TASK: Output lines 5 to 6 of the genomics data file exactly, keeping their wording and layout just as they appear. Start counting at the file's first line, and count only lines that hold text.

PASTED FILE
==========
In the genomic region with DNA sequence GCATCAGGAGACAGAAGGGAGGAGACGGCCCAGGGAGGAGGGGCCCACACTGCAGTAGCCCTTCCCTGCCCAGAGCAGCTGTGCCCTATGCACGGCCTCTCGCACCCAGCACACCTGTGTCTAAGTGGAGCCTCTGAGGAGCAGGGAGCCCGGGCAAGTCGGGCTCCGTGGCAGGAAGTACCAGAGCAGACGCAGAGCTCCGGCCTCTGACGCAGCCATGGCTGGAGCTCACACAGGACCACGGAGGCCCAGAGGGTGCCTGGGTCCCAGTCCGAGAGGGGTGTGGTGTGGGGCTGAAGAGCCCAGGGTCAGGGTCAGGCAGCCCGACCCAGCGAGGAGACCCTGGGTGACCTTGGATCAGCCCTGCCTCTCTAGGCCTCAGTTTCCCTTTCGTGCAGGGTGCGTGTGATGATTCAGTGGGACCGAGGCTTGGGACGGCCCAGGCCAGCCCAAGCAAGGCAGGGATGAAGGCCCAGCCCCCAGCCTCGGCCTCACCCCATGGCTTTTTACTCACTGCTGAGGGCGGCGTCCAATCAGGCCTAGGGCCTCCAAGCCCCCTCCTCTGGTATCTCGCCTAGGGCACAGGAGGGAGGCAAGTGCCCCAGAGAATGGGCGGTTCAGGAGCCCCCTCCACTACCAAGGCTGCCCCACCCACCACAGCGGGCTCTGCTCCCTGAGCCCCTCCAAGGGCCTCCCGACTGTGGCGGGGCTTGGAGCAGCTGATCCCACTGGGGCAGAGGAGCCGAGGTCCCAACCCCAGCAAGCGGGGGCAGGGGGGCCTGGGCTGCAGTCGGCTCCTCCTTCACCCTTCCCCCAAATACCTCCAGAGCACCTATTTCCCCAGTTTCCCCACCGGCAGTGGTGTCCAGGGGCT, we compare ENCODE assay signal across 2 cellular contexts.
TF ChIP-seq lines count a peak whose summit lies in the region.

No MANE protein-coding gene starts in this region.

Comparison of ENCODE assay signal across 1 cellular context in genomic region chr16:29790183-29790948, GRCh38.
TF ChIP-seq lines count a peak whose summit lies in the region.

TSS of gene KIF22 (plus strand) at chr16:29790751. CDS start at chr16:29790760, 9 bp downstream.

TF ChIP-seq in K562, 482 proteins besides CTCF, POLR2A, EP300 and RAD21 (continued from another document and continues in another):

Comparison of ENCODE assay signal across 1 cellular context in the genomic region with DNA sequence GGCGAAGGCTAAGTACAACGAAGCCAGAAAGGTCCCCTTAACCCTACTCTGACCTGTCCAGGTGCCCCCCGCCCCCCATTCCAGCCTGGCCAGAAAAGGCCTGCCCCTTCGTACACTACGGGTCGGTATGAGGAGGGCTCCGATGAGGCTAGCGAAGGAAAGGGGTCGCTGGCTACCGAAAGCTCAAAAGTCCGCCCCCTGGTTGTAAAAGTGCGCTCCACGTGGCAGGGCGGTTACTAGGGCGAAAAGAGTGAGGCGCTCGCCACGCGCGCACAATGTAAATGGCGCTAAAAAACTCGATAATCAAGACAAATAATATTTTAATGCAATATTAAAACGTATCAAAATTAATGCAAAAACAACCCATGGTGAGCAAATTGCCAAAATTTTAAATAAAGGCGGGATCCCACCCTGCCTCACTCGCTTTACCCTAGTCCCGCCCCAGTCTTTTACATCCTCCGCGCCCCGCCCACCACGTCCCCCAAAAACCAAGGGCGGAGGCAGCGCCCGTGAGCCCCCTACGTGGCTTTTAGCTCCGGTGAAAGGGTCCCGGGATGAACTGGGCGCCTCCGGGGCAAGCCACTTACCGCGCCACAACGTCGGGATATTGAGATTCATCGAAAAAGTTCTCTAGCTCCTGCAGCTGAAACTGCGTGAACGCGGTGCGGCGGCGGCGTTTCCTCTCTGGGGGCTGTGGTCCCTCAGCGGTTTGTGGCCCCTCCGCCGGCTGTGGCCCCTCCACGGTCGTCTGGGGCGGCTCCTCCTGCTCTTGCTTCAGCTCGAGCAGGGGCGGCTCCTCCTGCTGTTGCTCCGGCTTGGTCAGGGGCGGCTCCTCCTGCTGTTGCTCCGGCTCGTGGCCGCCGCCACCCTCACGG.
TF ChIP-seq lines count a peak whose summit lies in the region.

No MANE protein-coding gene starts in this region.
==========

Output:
TF ChIP-seq lines count a peak whose summit lies in the region.

TSS of gene KIF22 (plus strand) at chr16:29790751. CDS start at chr16:29790760, 9 bp downstream.